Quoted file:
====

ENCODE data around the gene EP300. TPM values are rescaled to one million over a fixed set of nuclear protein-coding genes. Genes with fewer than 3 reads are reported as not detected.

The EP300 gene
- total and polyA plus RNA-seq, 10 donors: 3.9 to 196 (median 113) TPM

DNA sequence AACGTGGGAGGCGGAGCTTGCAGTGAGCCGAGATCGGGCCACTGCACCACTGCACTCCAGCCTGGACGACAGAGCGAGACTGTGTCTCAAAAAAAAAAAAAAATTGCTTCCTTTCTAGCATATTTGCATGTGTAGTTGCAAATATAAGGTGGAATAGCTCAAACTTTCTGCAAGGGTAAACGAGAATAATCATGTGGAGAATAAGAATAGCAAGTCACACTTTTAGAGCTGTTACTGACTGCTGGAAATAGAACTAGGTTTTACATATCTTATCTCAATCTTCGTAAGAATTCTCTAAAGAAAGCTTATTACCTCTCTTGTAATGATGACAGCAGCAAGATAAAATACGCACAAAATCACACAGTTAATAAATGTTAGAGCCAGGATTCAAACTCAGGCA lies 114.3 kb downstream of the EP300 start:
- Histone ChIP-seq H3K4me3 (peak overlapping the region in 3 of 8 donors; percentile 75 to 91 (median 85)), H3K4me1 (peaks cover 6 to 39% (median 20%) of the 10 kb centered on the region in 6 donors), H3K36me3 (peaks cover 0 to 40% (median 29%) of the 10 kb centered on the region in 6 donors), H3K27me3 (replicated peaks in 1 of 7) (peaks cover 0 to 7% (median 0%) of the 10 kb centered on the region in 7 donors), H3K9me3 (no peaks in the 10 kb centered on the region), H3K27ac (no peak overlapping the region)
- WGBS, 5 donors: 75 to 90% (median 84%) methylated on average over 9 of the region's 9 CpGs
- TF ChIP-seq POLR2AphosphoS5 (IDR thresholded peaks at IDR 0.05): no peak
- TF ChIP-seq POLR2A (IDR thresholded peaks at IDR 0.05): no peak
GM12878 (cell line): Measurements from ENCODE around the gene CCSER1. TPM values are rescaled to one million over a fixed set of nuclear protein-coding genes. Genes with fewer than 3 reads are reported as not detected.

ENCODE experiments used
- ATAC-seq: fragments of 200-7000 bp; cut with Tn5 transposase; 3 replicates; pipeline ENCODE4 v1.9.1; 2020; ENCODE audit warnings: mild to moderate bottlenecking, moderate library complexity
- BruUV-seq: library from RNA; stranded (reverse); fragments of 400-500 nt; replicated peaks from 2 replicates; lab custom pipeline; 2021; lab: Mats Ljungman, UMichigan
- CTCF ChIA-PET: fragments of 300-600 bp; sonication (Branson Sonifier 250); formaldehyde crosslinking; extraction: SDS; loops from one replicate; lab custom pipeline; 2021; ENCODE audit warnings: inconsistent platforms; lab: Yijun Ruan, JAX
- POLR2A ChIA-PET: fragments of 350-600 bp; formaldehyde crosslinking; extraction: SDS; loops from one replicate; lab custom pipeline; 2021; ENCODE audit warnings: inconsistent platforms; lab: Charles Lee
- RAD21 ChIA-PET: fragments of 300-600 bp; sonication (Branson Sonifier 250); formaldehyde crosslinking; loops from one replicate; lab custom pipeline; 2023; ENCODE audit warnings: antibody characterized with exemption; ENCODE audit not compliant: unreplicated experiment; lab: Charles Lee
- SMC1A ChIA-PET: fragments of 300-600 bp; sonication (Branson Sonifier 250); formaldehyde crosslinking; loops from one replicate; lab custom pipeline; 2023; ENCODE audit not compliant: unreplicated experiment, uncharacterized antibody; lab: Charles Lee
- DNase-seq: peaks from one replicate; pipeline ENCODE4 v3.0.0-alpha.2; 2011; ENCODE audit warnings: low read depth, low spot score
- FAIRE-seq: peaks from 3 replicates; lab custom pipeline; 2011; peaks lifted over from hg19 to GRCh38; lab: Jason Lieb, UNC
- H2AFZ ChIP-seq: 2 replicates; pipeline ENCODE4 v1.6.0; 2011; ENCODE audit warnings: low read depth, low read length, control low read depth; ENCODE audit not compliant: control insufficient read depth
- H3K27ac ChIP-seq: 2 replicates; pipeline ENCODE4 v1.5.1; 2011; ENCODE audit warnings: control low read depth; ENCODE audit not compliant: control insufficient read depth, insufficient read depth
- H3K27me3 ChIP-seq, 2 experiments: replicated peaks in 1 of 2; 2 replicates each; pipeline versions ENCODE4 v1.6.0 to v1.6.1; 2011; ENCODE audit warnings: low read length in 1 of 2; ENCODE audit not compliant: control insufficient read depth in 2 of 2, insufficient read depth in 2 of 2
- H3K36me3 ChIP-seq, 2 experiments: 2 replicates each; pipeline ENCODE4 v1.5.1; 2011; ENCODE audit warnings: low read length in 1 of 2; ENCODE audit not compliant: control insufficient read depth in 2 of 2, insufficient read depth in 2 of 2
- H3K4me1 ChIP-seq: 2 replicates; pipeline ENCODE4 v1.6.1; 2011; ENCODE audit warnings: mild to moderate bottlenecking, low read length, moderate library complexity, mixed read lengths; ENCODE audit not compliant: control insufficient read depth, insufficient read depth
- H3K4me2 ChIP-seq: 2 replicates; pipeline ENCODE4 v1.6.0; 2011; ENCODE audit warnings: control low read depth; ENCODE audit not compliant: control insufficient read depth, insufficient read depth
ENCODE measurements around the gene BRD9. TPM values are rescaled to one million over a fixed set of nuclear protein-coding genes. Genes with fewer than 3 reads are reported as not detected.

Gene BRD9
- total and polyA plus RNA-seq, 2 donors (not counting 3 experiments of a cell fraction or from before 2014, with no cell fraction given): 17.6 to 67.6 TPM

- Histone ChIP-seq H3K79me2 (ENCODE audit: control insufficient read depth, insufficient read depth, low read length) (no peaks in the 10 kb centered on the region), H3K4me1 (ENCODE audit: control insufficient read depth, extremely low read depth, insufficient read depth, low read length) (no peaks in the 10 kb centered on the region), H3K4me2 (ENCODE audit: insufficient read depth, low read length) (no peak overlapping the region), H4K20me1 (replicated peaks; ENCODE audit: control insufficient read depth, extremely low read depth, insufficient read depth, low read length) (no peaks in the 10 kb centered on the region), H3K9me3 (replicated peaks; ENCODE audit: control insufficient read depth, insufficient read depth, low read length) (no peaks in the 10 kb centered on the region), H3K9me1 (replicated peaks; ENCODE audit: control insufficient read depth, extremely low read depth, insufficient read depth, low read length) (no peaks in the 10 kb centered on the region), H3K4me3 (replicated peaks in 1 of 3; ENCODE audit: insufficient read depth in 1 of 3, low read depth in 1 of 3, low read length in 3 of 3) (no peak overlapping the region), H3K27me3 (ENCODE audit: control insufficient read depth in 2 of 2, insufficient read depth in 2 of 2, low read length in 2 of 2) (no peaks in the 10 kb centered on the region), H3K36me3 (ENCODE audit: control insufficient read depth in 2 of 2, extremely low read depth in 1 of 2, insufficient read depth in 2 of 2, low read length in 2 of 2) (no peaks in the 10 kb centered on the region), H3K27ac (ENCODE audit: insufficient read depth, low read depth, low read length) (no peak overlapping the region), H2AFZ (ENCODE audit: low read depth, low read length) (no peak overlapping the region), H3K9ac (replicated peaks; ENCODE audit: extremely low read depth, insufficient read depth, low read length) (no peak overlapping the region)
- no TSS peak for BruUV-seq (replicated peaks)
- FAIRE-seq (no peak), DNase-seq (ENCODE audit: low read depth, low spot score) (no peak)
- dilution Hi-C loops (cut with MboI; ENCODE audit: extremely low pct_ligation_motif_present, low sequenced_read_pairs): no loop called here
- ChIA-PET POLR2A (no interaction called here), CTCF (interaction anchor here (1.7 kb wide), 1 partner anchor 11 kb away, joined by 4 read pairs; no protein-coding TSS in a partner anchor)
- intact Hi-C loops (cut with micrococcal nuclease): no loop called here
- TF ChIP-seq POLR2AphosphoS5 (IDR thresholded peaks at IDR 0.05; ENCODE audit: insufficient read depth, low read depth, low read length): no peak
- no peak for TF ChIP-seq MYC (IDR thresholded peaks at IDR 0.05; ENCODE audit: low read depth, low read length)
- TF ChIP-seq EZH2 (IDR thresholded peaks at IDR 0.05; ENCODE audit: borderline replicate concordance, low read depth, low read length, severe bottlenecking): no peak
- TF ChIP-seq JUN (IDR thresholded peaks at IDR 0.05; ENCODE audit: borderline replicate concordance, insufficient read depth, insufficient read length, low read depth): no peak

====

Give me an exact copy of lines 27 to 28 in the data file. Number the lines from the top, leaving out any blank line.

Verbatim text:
- total and polyA plus RNA-seq, 2 donors (not counting 3 experiments of a cell fraction or from before 2014, with no cell fraction given): 17.6 to 67.6 TPM

- Histone ChIP-seq H3K79me2 (ENCODE audit: control insufficient read depth, insufficient read depth, low read length) (no peaks in the 10 kb centered on the region), H3K4me1 (ENCODE audit: control insufficient read depth, extremely low read depth, insufficient read depth, low read length) (no peaks in the 10 kb centered on the region), H3K4me2 (ENCODE audit: insufficient read depth, low read length) (no peak overlapping the region), H4K20me1 (replicated peaks; ENCODE audit: control insufficient read depth, extremely low read depth, insufficient read depth, low read length) (no peaks in the 10 kb centered on the region), H3K9me3 (replicated peaks; ENCODE audit: control insufficient read depth, insufficient read depth, low read length) (no peaks in the 10 kb centered on the region), H3K9me1 (replicated peaks; ENCODE audit: control insufficient read depth, extremely low read depth, insufficient read depth, low read length) (no peaks in the 10 kb centered on the region), H3K4me3 (replicated peaks in 1 of 3; ENCODE audit: insufficient read depth in 1 of 3, low read depth in 1 of 3, low read length in 3 of 3) (no peak overlapping the region), H3K27me3 (ENCODE audit: control insufficient read depth in 2 of 2, insufficient read depth in 2 of 2, low read length in 2 of 2) (no peaks in the 10 kb centered on the region), H3K36me3 (ENCODE audit: control insufficient read depth in 2 of 2, extremely low read depth in 1 of 2, insufficient read depth in 2 of 2, low read length in 2 of 2) (no peaks in the 10 kb centered on the region), H3K27ac (ENCODE audit: insufficient read depth, low read depth, low read length) (no peak overlapping the region), H2AFZ (ENCODE audit: low read depth, low read length) (no peak overlapping the region), H3K9ac (replicated peaks; ENCODE audit: extremely low read depth, insufficient read depth, low read length) (no peak overlapping the region)